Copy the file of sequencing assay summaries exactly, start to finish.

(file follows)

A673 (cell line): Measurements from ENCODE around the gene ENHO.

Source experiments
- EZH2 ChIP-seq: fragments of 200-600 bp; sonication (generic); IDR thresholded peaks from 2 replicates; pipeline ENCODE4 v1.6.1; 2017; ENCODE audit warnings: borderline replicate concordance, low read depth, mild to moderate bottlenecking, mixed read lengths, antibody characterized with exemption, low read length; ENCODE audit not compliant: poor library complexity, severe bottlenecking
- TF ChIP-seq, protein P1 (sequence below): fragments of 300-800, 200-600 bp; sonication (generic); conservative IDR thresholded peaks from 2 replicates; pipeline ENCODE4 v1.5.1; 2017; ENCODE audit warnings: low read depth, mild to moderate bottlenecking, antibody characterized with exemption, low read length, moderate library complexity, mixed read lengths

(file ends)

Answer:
A673 (cell line): Measurements from ENCODE around the gene ENHO.

Source experiments
- EZH2 ChIP-seq: fragments of 200-600 bp; sonication (generic); IDR thresholded peaks from 2 replicates; pipeline ENCODE4 v1.6.1; 2017; ENCODE audit warnings: borderline replicate concordance, low read depth, mild to moderate bottlenecking, mixed read lengths, antibody characterized with exemption, low read length; ENCODE audit not compliant: poor library complexity, severe bottlenecking
- TF ChIP-seq, protein P1 (sequence below): fragments of 300-800, 200-600 bp; sonication (generic); conservative IDR thresholded peaks from 2 replicates; pipeline ENCODE4 v1.5.1; 2017; ENCODE audit warnings: low read depth, mild to moderate bottlenecking, antibody characterized with exemption, low read length, moderate library complexity, mixed read lengths